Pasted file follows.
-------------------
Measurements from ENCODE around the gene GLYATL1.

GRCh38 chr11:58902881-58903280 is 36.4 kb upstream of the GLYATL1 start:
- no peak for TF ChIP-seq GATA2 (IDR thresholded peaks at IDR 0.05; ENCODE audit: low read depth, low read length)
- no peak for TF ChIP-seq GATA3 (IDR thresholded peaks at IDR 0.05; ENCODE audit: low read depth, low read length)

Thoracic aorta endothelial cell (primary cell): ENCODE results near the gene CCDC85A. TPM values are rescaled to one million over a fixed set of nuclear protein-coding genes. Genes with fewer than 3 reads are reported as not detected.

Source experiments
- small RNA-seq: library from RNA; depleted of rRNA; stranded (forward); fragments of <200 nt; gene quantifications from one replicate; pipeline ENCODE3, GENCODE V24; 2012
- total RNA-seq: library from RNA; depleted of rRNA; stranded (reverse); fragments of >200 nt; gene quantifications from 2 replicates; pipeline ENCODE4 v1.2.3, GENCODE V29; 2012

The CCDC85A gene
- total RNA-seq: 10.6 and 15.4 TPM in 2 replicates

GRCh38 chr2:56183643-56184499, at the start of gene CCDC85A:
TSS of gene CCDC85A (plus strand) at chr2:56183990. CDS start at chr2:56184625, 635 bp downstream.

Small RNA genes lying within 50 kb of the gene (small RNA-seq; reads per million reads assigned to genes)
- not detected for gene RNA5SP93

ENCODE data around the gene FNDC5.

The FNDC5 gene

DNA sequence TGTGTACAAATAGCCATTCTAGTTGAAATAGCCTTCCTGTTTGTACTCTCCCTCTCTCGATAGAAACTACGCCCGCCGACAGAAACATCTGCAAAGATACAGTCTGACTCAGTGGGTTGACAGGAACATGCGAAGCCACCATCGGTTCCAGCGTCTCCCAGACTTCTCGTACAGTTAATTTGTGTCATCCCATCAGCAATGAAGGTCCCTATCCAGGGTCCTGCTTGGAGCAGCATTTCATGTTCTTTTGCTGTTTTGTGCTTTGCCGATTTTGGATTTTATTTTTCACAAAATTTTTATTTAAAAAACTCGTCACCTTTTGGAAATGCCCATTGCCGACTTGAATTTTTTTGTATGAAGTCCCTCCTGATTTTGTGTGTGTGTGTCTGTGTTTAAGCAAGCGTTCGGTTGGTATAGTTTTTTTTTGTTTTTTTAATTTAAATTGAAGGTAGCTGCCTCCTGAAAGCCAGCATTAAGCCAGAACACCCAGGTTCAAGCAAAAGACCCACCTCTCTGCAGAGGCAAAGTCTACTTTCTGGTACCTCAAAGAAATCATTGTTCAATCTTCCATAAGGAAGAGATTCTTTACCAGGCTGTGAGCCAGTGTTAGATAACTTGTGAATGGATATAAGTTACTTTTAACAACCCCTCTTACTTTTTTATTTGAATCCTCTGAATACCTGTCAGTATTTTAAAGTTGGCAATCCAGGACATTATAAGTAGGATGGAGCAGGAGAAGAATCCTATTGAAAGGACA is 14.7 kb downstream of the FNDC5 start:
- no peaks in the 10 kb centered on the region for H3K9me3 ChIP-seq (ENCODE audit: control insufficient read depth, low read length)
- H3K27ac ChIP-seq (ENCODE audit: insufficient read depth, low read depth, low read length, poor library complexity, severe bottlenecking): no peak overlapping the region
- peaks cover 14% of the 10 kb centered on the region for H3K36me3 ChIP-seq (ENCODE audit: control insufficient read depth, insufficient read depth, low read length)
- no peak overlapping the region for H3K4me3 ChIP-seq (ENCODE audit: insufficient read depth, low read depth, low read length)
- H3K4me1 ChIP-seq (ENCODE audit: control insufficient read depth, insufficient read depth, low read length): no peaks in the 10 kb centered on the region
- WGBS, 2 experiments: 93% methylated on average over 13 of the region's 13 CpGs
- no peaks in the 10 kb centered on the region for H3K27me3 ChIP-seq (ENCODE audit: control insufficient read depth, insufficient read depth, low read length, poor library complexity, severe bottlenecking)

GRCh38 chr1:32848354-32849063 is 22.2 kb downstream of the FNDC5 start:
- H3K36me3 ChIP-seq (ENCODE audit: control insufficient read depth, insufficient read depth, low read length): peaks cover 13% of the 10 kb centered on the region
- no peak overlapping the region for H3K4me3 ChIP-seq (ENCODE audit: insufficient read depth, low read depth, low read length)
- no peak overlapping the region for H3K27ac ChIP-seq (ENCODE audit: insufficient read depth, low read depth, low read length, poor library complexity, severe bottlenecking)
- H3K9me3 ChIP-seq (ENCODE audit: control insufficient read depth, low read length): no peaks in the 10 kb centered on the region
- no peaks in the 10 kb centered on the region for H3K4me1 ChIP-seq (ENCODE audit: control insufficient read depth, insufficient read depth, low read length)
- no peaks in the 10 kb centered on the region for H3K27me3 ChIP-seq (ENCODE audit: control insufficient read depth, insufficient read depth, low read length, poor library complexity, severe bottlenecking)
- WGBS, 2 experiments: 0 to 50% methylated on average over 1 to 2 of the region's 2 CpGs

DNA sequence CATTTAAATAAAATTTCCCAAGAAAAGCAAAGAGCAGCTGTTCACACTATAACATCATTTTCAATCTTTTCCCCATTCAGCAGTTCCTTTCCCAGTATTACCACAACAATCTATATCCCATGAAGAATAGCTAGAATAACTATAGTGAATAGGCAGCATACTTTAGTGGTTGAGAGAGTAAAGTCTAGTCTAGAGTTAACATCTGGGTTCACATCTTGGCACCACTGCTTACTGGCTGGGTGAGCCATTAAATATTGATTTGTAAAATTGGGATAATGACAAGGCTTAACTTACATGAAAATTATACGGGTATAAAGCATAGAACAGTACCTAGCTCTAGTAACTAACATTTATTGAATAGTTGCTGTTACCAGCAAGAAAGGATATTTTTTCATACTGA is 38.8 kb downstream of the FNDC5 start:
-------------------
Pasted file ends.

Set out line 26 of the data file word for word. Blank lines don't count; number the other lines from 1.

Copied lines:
- H3K36me3 ChIP-seq (ENCODE audit: control insufficient read depth, insufficient read depth, low read length): peaks cover 13% of the 10 kb centered on the region